China’s First Crypto Fraud Trial: Student Sentenced to 4 Years in Prison

In a significant case in China, a college student named Yang Qichao has been sentenced to 4 years and 6 months in prison and fined 30,000 yuan ($41,000) for fraudulently issuing a cryptocurrency called BFF on Binance’s BNB Chain.

The trial, held at the People’s Court of Nanyang High-tech Industrial Development Zone in Henan Province, is the first criminal trial in China involving the issuance of a virtual currency. China has strict regulations that prohibit the issuance, trading, or investing in cryptocurrencies.

Details Emerge in China’s First Crypto Fraud Trial

According to local media reports, the incident began in May 2022 when Yang Qichao, a senior student at a university in Zhejiang, created a digital virtual currency called “Blockchain Future Force” (BFF) on the Binance chain. It is alleged that Yang injected liquidity into the currency and then withdrew the funds, causing the value of BFF coins to depreciate significantly. One individual, Luo, who purchased BFF coins, suffered losses of 50,000 Tether’s USDT stablecoin (approximately 330,000 RMB).

Yang Qichao’s defense lawyer argued that Luo, “an experienced participant” in cryptocurrency transactions, should have been aware of the risks involved. The lawyer contended that Luo had a “clear understanding” of the speculative nature of crypto investments and acknowledged the industry’s lack of regulatory oversight. He questioned whether Luo’s decision to exchange 50,000 USDT coins for BFF coins resulted from misjudgment, given that virtual currency transactions inherently carry investment risks.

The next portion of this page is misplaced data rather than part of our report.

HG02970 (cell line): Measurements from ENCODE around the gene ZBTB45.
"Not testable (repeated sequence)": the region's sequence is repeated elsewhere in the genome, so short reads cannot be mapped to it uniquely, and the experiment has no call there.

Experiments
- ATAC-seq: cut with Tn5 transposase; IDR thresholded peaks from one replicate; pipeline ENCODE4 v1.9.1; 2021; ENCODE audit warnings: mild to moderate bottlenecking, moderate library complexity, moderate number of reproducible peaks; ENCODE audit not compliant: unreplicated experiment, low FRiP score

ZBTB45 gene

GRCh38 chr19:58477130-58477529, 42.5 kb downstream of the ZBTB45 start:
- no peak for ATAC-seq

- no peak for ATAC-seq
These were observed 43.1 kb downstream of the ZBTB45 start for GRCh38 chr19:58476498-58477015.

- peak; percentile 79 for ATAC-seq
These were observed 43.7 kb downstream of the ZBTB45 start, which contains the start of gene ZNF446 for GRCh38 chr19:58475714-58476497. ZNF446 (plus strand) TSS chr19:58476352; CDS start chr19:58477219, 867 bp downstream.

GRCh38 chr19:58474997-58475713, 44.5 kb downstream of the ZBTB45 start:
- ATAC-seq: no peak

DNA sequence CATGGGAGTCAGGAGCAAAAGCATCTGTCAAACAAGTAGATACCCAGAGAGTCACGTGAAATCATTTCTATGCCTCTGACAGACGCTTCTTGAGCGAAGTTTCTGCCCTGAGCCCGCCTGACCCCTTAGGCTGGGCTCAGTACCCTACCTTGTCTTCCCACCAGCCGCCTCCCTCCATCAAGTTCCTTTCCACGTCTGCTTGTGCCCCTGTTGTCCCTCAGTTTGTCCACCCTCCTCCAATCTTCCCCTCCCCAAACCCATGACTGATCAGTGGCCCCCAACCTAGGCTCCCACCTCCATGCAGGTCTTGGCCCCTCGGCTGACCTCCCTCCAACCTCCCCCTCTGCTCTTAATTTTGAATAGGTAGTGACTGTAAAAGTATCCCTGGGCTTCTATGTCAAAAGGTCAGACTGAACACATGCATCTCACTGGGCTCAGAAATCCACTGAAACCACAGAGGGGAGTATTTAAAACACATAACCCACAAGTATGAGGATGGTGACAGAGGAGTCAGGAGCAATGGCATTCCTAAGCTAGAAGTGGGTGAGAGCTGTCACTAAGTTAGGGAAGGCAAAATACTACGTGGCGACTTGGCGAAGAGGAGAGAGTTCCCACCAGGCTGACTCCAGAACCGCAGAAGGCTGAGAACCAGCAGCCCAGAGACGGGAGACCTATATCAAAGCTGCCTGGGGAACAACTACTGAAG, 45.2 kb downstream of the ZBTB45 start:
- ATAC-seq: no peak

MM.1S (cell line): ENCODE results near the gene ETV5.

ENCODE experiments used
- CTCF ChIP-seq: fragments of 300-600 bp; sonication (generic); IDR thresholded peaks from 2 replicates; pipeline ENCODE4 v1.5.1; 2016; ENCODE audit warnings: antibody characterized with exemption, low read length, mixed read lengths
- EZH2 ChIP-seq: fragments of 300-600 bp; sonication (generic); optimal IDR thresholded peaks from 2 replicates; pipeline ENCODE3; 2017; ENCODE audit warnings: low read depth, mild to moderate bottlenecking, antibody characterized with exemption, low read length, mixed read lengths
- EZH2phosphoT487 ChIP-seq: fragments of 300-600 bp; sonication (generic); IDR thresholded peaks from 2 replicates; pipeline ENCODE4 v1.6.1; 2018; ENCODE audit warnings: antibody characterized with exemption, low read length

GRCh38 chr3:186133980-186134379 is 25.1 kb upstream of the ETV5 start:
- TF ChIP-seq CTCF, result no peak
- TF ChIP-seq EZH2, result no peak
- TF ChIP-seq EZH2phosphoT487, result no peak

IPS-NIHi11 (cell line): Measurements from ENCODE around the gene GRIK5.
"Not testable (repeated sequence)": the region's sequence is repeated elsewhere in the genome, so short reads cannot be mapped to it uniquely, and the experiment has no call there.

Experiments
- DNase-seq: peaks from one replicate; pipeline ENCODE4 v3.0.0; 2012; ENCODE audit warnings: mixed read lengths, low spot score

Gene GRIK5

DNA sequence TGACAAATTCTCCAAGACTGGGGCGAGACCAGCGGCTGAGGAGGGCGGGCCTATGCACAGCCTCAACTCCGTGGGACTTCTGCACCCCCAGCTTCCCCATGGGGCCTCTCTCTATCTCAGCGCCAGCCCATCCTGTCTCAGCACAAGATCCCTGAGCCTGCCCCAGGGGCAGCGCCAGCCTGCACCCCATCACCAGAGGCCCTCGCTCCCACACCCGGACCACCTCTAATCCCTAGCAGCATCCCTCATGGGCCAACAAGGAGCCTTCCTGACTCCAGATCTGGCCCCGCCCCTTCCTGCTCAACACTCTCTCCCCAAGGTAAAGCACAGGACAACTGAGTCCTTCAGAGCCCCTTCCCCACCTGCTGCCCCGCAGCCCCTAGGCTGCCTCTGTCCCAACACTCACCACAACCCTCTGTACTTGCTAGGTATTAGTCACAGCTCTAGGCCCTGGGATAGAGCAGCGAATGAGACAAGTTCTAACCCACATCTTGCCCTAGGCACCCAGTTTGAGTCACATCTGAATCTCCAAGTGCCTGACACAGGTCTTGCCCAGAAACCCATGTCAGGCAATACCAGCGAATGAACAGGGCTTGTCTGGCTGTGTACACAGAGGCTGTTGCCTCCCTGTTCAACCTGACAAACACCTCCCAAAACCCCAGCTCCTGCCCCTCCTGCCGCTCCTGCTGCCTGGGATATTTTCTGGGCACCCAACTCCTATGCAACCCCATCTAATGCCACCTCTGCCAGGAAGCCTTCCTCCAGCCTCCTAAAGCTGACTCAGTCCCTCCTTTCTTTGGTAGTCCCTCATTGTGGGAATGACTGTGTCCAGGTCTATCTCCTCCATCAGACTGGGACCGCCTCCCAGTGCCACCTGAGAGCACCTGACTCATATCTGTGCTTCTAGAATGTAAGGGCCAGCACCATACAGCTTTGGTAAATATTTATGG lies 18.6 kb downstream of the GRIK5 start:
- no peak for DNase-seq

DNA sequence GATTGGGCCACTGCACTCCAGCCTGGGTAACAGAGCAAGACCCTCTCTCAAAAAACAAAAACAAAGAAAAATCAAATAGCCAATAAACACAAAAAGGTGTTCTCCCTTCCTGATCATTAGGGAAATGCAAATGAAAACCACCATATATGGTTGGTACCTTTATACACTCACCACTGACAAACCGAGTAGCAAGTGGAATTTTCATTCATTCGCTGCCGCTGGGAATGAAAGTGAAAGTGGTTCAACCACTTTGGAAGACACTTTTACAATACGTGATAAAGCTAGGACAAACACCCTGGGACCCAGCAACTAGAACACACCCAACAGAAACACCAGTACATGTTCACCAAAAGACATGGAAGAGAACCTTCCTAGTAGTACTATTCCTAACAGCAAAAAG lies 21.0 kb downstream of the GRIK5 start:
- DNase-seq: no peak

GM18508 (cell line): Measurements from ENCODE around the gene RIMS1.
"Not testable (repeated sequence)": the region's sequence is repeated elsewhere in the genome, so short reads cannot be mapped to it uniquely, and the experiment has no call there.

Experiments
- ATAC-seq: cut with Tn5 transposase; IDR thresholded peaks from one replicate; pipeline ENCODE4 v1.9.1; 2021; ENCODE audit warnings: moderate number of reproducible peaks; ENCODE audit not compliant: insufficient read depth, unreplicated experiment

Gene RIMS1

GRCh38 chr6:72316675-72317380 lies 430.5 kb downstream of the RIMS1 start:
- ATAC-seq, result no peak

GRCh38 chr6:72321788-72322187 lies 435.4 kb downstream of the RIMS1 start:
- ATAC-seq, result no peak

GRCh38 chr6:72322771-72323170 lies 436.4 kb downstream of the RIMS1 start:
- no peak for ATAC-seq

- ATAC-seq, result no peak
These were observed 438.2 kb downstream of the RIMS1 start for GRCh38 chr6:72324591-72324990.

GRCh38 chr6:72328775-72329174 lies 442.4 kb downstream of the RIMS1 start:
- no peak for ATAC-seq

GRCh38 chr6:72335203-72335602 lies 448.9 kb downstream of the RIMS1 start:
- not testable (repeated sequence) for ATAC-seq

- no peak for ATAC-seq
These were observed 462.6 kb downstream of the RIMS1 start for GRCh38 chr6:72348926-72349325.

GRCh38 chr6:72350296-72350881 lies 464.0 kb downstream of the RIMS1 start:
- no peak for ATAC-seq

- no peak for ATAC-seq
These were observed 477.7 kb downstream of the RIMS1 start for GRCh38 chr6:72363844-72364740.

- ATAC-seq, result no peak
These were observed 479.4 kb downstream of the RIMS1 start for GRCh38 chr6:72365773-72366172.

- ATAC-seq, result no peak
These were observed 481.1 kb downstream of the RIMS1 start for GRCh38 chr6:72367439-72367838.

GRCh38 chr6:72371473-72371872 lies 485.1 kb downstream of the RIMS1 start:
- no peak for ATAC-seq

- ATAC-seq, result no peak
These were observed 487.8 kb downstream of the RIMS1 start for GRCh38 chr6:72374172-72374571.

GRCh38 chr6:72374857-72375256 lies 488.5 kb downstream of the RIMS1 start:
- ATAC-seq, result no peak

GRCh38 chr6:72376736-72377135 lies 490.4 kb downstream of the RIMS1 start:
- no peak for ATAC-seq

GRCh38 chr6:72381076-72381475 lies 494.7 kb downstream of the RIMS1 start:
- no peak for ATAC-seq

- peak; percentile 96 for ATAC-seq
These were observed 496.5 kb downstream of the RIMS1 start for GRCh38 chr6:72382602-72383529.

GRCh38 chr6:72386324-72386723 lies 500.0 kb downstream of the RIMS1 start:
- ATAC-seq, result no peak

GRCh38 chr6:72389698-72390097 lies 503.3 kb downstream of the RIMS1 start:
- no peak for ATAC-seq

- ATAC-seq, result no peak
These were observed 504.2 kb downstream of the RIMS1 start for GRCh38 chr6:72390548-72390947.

Debates and Implications of China’s First Crypto Fraud Trial

During the trial, a key issue debated was whether virtual currencies should be considered protected property under criminal law. Although cryptocurrencies do not possess currency attributes, the court acknowledged that they can be traded on international platforms, yielding economic benefits and demonstrating undeniable property characteristics. Consequently, the court recognized the conversion of the 50,000 USDT coins into the yuan as “a relevant factor” in determining the sentence.

The defense lawyer also argued that despite Luo’s initial claim of being defrauded, subsequent analysis of his transaction records revealed a series of rapid and profitable trades. This led to the assertion that Luo had actually profited from the investment, challenging the notion of fraud.

The case has sparked a broader discussion about the legal status and regulation of virtual currencies in China. With the country’s legal policies yet to fully recognize the legitimacy of virtual currencies, issues surrounding their issuance, trading, and protection remain ambiguous. The outcome of this case may serve as a precedent for future legal proceedings involving virtual currencies, shaping the legal landscape in this emerging field.

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Important: Please note that this article is only meant to provide information and should not be taken as legal, tax, investment, financial, or any other type of advice.


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